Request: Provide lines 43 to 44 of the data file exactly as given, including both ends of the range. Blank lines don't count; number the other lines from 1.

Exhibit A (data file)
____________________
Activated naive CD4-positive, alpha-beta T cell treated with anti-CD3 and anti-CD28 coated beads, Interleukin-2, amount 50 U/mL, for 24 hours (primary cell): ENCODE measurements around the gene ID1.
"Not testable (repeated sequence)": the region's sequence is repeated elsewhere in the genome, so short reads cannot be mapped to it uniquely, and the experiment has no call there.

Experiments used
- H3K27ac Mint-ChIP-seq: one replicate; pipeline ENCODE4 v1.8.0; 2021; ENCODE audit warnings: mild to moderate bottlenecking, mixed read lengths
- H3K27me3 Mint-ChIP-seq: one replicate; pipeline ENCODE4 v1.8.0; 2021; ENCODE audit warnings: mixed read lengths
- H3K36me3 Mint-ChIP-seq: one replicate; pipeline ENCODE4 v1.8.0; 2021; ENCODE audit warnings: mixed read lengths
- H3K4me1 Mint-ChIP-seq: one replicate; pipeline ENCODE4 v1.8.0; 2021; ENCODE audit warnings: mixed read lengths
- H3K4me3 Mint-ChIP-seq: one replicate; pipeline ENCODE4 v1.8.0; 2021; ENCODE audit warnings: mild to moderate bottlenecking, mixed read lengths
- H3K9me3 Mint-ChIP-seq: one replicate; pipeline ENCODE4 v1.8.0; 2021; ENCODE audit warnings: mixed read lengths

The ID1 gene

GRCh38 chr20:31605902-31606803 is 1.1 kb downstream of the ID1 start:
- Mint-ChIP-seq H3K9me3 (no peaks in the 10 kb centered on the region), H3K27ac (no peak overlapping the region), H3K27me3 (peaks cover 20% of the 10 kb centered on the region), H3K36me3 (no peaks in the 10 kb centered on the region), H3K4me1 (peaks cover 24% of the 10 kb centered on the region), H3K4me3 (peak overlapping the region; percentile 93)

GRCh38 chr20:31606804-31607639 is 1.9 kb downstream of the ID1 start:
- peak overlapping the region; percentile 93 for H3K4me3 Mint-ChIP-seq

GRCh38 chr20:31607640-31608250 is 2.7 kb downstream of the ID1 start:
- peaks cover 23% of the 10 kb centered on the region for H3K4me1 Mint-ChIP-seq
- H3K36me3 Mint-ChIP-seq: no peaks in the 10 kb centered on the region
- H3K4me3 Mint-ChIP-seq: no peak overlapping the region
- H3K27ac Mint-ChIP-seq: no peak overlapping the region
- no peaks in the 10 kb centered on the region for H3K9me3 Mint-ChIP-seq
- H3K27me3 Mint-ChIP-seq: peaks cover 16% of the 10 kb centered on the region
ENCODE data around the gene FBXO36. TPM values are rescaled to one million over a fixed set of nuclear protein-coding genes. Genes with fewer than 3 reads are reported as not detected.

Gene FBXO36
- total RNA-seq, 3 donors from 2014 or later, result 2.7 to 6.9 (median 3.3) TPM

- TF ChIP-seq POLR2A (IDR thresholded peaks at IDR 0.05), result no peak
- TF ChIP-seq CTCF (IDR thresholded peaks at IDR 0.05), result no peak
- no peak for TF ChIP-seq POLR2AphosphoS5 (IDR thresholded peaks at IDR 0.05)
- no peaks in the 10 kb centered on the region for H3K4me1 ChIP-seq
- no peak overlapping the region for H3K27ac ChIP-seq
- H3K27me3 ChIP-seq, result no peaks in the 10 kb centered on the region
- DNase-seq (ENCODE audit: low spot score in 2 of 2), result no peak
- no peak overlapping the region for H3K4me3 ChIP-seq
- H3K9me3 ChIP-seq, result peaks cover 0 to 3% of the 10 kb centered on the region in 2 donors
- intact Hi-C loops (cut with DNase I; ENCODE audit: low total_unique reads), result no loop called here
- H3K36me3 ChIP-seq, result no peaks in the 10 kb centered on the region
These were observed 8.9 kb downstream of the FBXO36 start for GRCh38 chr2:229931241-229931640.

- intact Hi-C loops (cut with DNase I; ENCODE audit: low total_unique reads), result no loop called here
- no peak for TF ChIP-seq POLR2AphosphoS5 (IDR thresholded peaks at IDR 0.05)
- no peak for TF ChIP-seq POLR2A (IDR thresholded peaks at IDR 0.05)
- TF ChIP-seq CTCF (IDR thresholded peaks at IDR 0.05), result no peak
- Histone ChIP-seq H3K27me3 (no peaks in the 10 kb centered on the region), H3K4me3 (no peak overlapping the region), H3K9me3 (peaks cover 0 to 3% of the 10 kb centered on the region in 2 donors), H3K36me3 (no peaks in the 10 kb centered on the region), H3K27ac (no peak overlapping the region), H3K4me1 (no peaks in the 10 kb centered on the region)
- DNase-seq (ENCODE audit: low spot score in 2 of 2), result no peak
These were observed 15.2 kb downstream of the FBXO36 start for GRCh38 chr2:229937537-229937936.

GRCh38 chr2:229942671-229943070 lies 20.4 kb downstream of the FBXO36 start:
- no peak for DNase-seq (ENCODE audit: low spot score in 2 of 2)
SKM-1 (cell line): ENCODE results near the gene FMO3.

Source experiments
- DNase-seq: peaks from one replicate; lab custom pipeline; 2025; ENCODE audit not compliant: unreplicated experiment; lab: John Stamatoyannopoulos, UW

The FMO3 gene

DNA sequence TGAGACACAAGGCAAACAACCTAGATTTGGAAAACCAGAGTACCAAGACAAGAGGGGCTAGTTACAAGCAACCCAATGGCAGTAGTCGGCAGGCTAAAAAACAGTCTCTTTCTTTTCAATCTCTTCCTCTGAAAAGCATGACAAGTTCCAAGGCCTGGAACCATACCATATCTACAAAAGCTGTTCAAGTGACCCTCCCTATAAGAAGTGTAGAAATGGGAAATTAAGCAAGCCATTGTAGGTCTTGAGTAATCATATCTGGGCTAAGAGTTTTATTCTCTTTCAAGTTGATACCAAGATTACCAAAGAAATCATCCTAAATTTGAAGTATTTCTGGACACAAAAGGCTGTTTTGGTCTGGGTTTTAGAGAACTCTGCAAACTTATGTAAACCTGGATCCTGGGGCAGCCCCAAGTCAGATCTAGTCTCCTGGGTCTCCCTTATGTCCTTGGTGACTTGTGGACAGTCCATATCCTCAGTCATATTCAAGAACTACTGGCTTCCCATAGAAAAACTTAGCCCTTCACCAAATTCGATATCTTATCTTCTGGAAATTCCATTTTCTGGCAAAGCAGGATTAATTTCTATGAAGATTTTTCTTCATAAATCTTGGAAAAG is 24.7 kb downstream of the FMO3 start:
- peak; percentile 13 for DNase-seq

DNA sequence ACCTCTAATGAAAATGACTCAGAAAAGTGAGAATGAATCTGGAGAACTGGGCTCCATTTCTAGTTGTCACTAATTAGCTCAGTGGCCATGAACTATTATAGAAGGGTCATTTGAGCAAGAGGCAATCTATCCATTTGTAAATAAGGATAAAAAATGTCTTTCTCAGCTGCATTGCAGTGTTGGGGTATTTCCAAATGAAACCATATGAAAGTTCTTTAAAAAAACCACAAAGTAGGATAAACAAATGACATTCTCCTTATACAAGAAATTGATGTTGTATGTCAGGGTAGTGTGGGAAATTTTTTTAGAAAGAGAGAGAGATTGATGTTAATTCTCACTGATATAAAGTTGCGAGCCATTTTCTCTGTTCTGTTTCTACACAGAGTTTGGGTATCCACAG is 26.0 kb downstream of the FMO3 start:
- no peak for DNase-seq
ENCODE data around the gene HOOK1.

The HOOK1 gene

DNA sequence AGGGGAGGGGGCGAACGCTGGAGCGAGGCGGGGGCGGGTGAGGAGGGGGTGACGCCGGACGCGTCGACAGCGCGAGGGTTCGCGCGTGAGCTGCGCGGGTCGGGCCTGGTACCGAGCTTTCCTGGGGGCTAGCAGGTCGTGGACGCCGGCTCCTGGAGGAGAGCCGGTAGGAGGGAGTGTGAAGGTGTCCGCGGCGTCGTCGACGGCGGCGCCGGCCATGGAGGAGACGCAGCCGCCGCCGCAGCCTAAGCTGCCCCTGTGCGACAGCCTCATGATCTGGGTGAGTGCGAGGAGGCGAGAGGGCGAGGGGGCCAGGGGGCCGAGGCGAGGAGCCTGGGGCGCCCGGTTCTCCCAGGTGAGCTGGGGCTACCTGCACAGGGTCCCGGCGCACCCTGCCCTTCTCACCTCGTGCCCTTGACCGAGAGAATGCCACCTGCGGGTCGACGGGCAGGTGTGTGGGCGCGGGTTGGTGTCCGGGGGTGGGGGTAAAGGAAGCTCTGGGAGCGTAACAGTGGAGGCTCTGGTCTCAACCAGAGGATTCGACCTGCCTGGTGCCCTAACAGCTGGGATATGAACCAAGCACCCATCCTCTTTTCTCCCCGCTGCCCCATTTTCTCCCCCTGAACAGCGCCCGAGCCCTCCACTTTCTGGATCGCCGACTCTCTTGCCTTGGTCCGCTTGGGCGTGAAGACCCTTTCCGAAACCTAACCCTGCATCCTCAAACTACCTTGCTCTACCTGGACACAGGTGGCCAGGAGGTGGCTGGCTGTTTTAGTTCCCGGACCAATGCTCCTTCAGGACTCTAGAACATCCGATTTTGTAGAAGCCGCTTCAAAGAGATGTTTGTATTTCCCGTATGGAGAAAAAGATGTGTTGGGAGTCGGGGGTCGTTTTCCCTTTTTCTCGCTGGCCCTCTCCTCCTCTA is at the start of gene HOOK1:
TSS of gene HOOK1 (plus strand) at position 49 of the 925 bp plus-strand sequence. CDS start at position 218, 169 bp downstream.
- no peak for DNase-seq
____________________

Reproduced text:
These were observed 15.2 kb downstream of the FBXO36 start for GRCh38 chr2:229937537-229937936.

GRCh38 chr2:229942671-229943070 lies 20.4 kb downstream of the FBXO36 start: